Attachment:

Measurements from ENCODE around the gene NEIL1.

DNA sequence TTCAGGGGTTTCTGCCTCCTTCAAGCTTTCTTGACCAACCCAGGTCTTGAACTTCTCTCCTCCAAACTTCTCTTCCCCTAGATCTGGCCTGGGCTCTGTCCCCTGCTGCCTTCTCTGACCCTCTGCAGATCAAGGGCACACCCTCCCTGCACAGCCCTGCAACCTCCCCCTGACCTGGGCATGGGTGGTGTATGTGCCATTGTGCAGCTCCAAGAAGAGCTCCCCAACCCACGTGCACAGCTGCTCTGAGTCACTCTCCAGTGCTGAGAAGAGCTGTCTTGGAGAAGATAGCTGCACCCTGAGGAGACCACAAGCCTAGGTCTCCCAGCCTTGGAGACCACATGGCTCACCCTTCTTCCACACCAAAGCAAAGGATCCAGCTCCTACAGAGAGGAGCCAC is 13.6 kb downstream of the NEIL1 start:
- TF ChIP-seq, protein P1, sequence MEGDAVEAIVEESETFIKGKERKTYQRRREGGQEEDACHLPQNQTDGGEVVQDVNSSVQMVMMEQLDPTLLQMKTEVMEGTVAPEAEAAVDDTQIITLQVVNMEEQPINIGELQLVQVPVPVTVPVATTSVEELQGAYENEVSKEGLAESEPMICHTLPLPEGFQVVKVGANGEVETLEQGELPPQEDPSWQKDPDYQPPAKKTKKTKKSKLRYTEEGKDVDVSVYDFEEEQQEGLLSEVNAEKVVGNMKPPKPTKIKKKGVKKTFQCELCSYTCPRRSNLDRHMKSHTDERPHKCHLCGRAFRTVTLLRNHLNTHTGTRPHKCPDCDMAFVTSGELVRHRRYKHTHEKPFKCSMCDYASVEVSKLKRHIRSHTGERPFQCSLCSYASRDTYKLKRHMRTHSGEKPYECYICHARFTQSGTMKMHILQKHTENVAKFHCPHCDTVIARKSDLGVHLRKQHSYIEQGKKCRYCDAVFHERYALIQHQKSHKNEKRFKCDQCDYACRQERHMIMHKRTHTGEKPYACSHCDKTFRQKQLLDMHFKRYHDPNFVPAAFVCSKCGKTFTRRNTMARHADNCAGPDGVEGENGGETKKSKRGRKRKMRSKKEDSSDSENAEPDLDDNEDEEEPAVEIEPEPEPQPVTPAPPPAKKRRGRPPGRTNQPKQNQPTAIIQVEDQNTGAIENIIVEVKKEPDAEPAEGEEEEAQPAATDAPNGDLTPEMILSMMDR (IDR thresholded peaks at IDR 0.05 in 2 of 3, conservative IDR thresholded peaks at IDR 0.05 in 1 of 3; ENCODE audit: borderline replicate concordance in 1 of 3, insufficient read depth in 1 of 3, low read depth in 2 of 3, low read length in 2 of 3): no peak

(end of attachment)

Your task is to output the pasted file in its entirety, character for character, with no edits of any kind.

Measurements from ENCODE around the gene NEIL1.

DNA sequence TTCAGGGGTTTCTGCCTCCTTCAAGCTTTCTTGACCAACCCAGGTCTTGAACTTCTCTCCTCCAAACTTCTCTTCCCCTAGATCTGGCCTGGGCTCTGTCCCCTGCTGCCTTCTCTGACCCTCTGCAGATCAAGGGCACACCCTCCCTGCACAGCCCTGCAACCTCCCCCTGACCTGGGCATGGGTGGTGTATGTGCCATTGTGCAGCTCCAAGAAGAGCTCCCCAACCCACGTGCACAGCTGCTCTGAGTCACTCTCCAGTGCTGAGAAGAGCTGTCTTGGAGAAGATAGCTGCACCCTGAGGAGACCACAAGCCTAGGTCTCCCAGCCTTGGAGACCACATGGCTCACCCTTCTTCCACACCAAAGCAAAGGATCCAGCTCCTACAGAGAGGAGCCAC is 13.6 kb downstream of the NEIL1 start:
- TF ChIP-seq, protein P1, sequence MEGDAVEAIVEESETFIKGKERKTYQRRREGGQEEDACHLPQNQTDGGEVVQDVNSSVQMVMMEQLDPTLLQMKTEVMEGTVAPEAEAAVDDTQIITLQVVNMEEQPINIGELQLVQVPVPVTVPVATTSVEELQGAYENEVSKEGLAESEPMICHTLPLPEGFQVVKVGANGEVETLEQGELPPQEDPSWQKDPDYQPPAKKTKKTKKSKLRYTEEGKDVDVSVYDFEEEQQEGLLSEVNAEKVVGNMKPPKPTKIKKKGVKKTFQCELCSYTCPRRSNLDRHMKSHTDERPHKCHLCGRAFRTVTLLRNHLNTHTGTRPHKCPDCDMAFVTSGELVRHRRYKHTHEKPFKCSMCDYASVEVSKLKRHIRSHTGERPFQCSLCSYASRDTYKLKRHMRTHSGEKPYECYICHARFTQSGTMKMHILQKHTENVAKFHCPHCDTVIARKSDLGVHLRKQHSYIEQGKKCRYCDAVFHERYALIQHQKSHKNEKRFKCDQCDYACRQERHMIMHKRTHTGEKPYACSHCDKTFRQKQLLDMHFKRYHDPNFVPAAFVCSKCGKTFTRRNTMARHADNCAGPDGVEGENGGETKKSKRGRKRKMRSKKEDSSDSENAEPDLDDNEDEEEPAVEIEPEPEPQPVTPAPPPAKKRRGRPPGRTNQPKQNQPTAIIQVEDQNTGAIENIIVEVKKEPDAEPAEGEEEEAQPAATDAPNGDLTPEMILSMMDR (IDR thresholded peaks at IDR 0.05 in 2 of 3, conservative IDR thresholded peaks at IDR 0.05 in 1 of 3; ENCODE audit: borderline replicate concordance in 1 of 3, insufficient read depth in 1 of 3, low read depth in 2 of 3, low read length in 2 of 3): no peak